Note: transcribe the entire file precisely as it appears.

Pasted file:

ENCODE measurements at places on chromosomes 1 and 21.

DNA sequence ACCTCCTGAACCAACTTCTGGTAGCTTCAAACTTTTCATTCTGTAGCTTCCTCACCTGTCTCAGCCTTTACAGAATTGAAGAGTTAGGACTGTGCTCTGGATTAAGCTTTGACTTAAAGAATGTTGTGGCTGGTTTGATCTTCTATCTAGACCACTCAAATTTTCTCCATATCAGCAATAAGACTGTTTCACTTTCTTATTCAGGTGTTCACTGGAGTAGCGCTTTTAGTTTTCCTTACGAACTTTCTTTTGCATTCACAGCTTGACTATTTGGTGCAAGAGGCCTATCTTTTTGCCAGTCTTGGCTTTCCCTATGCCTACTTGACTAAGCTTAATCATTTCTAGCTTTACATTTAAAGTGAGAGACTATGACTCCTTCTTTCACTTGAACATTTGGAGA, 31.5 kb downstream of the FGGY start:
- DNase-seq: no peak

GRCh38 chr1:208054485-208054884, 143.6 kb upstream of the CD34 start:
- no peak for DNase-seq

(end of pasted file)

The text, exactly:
ENCODE measurements at places on chromosomes 1 and 21.

DNA sequence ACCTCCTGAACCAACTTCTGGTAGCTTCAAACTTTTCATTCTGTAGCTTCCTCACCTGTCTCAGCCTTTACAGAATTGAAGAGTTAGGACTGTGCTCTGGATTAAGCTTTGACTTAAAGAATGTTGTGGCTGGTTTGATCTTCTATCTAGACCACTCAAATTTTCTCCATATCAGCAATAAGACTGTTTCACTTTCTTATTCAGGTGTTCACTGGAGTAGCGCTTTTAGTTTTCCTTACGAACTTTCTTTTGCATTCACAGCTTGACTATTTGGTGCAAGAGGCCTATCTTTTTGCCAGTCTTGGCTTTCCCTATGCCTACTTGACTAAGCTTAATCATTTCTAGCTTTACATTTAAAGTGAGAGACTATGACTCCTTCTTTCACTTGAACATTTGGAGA, 31.5 kb downstream of the FGGY start:
- DNase-seq: no peak

GRCh38 chr1:208054485-208054884, 143.6 kb upstream of the CD34 start:
- no peak for DNase-seq